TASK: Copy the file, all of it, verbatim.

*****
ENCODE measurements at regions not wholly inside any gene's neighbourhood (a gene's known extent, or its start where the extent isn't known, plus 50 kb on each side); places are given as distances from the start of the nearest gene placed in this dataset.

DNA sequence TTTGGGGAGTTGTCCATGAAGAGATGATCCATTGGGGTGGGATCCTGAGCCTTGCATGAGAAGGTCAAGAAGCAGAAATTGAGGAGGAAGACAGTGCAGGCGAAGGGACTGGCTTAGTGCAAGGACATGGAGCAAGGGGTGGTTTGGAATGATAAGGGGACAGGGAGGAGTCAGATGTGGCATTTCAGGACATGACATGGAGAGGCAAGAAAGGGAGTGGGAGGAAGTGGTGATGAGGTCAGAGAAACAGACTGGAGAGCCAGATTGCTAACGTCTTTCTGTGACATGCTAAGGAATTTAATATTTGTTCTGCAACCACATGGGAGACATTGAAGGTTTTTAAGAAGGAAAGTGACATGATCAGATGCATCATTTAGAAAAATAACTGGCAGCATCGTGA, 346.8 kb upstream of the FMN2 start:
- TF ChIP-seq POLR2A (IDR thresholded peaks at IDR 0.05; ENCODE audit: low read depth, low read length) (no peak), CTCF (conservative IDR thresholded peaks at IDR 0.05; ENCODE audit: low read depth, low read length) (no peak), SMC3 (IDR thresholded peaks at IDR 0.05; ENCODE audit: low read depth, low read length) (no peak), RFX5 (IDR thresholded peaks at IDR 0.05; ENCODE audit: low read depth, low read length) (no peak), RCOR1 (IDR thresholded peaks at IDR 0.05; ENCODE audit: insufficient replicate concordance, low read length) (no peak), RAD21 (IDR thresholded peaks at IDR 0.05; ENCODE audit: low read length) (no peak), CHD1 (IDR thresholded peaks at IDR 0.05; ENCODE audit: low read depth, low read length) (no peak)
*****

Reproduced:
ENCODE measurements at regions not wholly inside any gene's neighbourhood (a gene's known extent, or its start where the extent isn't known, plus 50 kb on each side); places are given as distances from the start of the nearest gene placed in this dataset.

DNA sequence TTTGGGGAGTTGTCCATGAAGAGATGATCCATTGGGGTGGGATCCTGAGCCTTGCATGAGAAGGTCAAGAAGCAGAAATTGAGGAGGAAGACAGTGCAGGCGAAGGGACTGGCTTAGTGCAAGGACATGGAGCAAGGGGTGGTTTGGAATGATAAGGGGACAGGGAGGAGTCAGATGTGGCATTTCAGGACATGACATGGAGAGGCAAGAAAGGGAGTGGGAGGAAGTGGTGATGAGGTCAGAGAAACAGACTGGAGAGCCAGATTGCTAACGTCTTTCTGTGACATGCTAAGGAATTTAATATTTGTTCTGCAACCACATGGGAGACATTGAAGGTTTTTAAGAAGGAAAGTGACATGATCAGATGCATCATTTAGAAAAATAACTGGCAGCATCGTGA, 346.8 kb upstream of the FMN2 start:
- TF ChIP-seq POLR2A (IDR thresholded peaks at IDR 0.05; ENCODE audit: low read depth, low read length) (no peak), CTCF (conservative IDR thresholded peaks at IDR 0.05; ENCODE audit: low read depth, low read length) (no peak), SMC3 (IDR thresholded peaks at IDR 0.05; ENCODE audit: low read depth, low read length) (no peak), RFX5 (IDR thresholded peaks at IDR 0.05; ENCODE audit: low read depth, low read length) (no peak), RCOR1 (IDR thresholded peaks at IDR 0.05; ENCODE audit: insufficient replicate concordance, low read length) (no peak), RAD21 (IDR thresholded peaks at IDR 0.05; ENCODE audit: low read length) (no peak), CHD1 (IDR thresholded peaks at IDR 0.05; ENCODE audit: low read depth, low read length) (no peak)